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Lin HQ, Burden PM, Christie MJ, Johnston GA. 
“The anxiogenic-like and anxiolytic-like effects of MDMA on mice in the elevated plus-maze: a comparison with amphetamine”. 
Pharmacol Biochem Behav. 1999 Mar;62(3):403-8.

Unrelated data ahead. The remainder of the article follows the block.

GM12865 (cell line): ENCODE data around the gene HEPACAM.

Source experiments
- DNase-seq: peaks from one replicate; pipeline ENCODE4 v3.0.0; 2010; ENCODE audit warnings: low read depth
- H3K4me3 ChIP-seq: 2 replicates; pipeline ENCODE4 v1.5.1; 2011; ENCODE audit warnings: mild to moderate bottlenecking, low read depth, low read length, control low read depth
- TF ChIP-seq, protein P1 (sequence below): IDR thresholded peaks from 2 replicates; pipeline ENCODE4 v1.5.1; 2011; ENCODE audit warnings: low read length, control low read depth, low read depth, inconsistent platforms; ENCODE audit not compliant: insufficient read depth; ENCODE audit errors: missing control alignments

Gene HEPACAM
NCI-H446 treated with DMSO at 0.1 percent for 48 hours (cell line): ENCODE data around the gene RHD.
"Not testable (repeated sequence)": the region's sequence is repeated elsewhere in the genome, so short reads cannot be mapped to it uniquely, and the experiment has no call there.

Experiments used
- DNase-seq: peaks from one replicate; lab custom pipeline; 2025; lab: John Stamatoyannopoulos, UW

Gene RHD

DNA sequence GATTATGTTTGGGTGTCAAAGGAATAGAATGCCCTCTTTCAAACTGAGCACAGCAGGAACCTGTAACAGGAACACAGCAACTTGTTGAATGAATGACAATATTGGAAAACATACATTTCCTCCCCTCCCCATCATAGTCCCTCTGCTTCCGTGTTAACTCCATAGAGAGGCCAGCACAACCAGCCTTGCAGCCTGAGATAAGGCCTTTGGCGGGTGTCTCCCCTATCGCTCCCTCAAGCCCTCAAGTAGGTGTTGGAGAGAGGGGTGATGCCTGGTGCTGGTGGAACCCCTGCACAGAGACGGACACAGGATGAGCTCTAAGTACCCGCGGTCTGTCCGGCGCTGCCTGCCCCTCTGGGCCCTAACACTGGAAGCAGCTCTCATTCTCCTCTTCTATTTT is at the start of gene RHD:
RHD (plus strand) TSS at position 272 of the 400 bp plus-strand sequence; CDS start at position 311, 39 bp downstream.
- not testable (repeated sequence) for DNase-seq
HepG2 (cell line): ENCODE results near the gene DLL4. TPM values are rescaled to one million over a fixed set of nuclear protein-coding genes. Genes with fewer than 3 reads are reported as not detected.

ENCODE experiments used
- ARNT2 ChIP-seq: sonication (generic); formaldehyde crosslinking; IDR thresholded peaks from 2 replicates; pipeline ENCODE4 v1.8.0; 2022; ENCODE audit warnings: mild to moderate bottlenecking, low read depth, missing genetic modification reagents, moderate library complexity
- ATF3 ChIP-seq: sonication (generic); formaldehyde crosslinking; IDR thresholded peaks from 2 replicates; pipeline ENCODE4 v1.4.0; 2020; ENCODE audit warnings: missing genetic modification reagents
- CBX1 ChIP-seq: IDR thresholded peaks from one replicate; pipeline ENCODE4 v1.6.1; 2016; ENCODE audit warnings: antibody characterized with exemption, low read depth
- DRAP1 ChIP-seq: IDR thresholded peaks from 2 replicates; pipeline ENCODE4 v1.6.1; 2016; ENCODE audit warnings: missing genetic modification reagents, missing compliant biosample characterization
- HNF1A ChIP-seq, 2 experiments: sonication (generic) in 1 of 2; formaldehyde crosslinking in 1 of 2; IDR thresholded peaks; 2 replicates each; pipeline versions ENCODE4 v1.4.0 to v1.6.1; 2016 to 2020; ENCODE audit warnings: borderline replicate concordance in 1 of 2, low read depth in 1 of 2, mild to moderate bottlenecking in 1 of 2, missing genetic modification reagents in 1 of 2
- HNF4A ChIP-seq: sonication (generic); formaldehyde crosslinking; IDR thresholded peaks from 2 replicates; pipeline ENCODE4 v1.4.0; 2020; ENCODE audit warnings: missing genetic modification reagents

Many abused substances have been found to possess anxiogenic-like or/and anxiolytic-like properties. Discrepancies about the effects of MDMA, one of the most popular recreational drugs in recent years, on anxiety have been seen in the literature, and almost all of the data in this respect were derived from retrospective studies. The present study was thus designed to examine the drug's actions by using an animal model of anxiety, the elevated plus-maze test in male mice. Intraperitoneal MDMA at 1 mg/kg was ineffective, at 4 mg/kg decreased the percent of open arm entries (p < 0.01), and increased enclosed entries (p < 0.05), at 12 mg/kg had no significant effect, and at 20 mg/kg induced an increase of percent of open time (p < 0.01). As control drugs, amphetamine (0.5-4 mg/kg, i.p.) produced a dose-dependent, anxiogenic-like effect and diazepam (1 mg/kg, i.p.) induced an anxiolytic-like effect in the test. The results indicate that MDMA has anxiogenic-like properties at lower doses and anxiolytic-like at higher doses. The effects of MDMA and amphetamine on the mouse's responses to the plus-maze are compared. These findings provide a possible explanation for the controversies over MDMA's effects on anxiety in the literature.

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